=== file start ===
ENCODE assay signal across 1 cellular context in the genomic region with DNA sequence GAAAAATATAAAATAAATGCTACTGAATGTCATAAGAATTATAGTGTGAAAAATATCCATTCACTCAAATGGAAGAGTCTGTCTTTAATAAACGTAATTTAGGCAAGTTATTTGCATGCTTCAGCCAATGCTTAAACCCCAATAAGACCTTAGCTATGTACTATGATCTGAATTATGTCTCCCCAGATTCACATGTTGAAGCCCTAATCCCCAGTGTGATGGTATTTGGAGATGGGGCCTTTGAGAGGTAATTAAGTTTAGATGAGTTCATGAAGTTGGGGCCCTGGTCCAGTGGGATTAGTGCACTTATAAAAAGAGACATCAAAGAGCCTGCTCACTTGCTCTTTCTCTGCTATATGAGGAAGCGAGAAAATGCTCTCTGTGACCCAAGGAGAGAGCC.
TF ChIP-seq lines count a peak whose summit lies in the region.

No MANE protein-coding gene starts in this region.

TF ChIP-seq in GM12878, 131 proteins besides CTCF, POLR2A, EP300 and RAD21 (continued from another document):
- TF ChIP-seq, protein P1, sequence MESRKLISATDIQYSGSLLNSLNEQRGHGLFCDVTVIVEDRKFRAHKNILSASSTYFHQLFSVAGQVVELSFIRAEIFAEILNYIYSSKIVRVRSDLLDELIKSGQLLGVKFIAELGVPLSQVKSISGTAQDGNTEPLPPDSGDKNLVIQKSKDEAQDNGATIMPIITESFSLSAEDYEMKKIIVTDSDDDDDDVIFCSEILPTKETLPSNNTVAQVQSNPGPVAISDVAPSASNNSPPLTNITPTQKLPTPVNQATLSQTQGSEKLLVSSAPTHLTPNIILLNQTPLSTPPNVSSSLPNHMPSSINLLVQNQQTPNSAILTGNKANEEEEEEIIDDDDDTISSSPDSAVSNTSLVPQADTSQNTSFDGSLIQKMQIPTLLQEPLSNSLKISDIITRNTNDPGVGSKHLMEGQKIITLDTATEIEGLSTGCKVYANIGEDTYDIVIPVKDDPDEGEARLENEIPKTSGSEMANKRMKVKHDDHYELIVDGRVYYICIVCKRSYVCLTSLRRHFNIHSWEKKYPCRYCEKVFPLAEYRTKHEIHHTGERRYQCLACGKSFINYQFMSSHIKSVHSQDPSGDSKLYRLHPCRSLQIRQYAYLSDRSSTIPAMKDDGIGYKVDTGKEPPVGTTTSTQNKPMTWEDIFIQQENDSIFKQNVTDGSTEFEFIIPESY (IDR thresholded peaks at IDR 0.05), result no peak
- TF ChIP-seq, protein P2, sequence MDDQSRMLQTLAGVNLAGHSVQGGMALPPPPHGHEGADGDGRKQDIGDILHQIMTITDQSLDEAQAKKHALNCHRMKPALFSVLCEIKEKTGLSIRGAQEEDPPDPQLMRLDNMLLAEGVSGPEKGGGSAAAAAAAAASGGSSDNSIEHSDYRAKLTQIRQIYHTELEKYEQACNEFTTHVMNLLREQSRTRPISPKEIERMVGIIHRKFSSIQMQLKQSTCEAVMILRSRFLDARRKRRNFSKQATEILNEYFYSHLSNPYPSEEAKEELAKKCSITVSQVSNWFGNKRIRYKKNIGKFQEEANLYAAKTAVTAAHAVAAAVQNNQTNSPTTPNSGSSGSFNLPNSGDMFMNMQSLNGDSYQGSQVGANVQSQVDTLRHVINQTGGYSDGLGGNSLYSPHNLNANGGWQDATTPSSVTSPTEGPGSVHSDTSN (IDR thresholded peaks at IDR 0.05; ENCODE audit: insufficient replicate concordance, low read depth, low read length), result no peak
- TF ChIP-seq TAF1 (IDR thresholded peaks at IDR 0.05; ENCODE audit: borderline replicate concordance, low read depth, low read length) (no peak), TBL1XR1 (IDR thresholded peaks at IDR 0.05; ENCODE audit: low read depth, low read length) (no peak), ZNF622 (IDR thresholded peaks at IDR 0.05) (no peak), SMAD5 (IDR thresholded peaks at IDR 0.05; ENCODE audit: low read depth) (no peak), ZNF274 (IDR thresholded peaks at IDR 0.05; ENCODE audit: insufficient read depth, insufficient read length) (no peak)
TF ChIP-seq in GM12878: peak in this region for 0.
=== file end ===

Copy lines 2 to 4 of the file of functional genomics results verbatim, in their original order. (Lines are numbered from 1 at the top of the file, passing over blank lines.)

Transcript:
TF ChIP-seq lines count a peak whose summit lies in the region.

No MANE protein-coding gene starts in this region.

TF ChIP-seq in GM12878, 131 proteins besides CTCF, POLR2A, EP300 and RAD21 (continued from another document):